Q&As

Can real estate joint venture arrangements be subject to onerous and costly regulation under the Alternative Investment Fund Managers Directive?

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Published on LexisPSL on 25/03/2020

The following Financial Services Q&A provides comprehensive and up to date legal information covering:

  • Can real estate joint venture arrangements be subject to onerous and costly regulation under the Alternative Investment Fund Managers Directive?

Certain real estate joint venture arrangements (JVs) may potentially be subject to onerous and costly regulation under the Alternative Investment Fund Managers Directive 2011/61/EU (AIFMD), as implemented. The AIFMD had to be implemented by EU Member States by 22 July 2013. A transitional period under Article 61(1) of the AIFMD gave AIFMs a year to submit an application for authorisation—this ended on 22 July 2014.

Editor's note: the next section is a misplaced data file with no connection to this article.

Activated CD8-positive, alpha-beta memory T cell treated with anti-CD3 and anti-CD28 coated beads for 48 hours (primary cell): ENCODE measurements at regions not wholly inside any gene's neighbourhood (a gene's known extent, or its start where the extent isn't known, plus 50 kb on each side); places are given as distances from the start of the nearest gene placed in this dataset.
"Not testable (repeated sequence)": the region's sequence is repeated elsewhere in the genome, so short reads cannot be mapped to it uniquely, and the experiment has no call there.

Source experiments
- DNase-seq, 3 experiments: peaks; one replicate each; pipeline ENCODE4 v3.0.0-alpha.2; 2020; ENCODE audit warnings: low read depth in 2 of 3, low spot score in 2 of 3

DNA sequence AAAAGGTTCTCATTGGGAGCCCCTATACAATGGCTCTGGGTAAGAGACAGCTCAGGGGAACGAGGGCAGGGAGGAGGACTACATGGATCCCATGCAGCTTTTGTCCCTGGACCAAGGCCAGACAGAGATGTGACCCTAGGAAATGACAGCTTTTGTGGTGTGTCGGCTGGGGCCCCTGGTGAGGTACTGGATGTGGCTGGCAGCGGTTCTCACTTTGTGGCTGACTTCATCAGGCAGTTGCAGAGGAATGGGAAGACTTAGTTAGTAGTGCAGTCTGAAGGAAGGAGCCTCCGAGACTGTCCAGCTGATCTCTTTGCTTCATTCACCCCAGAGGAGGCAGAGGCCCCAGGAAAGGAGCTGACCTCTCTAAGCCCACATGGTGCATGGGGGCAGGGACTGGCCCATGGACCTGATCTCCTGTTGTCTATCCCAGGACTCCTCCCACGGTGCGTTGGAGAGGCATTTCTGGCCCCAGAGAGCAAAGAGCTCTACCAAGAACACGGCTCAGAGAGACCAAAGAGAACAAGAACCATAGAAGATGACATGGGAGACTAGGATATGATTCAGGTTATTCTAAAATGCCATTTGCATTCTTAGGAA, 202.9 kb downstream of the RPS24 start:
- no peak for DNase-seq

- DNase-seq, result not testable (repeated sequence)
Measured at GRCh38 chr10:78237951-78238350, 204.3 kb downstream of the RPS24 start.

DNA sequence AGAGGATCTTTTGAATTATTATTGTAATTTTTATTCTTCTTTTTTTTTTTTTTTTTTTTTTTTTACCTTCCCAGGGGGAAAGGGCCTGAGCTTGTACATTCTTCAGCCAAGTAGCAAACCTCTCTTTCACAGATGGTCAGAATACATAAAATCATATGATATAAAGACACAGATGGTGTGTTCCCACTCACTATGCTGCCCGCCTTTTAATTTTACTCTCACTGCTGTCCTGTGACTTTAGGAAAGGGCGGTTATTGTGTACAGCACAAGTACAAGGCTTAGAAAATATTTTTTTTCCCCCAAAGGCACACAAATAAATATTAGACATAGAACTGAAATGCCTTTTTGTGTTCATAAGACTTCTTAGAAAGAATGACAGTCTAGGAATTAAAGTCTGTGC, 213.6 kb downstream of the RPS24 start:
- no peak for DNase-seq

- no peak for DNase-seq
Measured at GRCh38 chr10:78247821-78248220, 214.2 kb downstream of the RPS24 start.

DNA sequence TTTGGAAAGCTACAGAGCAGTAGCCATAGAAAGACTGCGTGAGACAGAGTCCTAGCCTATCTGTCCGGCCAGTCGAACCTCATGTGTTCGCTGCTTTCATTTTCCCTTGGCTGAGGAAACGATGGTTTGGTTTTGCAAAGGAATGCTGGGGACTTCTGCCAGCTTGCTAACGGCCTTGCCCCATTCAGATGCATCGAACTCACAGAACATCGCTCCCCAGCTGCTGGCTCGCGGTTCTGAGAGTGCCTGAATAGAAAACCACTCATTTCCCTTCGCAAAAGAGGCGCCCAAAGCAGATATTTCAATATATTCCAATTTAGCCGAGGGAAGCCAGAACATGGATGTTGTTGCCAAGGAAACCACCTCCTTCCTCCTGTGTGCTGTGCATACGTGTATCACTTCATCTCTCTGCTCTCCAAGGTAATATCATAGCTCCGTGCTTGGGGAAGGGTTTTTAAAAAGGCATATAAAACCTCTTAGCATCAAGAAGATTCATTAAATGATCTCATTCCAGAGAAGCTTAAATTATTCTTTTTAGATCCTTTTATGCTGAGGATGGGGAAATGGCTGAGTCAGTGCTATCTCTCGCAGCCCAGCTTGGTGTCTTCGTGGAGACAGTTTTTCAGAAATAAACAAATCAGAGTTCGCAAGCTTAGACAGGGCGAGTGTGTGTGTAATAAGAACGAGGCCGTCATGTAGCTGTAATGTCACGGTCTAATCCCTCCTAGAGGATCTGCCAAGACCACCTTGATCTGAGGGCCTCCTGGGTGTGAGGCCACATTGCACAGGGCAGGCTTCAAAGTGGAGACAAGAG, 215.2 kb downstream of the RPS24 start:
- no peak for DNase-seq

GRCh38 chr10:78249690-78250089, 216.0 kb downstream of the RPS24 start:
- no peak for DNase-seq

The AIFMD framework gives rise to a major change for the real estate funds industry, which previously had been relatively lightly regulated by the collective investment schemes (CIS) regime under section 235 of The Financial Services and Markets Act 2000 (FSMA 2000), and related regulations. Crucially, a JV is subject to the AIFMD, as implemented, if it falls within the definition of alternative investment fund (AIF) in Article 4.1(a) of the AIFMD, even if referred to as a ‘JV’. A JV that falls outside the definition of AIF may still be regulated as a CIS under FSMA 2000, s 235—see below.

Failing to identify a JV as an AIF will have serious consequences, as managing an AIF in the UK is a regulated activity under The Financial Services and Markets Act 2000 (Regulated Activities) Order 2001, SI 2001/544 (RAO), as amended (RAO, SI 2001/544, art 51ZC). Conducting a regulated activity in the UK without authorisation is a criminal offence under FSMA

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